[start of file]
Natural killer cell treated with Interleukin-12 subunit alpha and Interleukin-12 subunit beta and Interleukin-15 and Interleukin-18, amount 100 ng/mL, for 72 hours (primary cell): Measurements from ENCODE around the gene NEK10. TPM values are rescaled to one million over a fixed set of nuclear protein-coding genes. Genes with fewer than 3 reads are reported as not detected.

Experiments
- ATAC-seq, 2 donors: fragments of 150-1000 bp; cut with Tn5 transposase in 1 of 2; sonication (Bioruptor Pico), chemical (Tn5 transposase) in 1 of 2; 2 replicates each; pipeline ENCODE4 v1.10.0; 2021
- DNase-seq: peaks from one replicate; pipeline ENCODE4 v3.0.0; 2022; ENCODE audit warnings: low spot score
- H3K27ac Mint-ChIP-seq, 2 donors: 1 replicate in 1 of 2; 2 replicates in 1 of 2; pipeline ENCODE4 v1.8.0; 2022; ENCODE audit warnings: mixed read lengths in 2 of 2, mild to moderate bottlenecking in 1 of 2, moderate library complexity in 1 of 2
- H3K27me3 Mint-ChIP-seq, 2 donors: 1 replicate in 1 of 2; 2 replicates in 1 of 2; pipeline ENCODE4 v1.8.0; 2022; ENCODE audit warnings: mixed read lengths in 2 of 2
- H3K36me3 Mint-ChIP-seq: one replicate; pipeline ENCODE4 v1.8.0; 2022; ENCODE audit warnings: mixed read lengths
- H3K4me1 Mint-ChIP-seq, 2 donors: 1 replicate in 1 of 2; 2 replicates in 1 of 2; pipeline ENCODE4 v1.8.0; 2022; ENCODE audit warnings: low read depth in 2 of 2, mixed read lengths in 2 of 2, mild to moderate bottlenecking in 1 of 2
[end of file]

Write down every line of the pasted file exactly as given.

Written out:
Natural killer cell treated with Interleukin-12 subunit alpha and Interleukin-12 subunit beta and Interleukin-15 and Interleukin-18, amount 100 ng/mL, for 72 hours (primary cell): Measurements from ENCODE around the gene NEK10. TPM values are rescaled to one million over a fixed set of nuclear protein-coding genes. Genes with fewer than 3 reads are reported as not detected.

Experiments
- ATAC-seq, 2 donors: fragments of 150-1000 bp; cut with Tn5 transposase in 1 of 2; sonication (Bioruptor Pico), chemical (Tn5 transposase) in 1 of 2; 2 replicates each; pipeline ENCODE4 v1.10.0; 2021
- DNase-seq: peaks from one replicate; pipeline ENCODE4 v3.0.0; 2022; ENCODE audit warnings: low spot score
- H3K27ac Mint-ChIP-seq, 2 donors: 1 replicate in 1 of 2; 2 replicates in 1 of 2; pipeline ENCODE4 v1.8.0; 2022; ENCODE audit warnings: mixed read lengths in 2 of 2, mild to moderate bottlenecking in 1 of 2, moderate library complexity in 1 of 2
- H3K27me3 Mint-ChIP-seq, 2 donors: 1 replicate in 1 of 2; 2 replicates in 1 of 2; pipeline ENCODE4 v1.8.0; 2022; ENCODE audit warnings: mixed read lengths in 2 of 2
- H3K36me3 Mint-ChIP-seq: one replicate; pipeline ENCODE4 v1.8.0; 2022; ENCODE audit warnings: mixed read lengths
- H3K4me1 Mint-ChIP-seq, 2 donors: 1 replicate in 1 of 2; 2 replicates in 1 of 2; pipeline ENCODE4 v1.8.0; 2022; ENCODE audit warnings: low read depth in 2 of 2, mixed read lengths in 2 of 2, mild to moderate bottlenecking in 1 of 2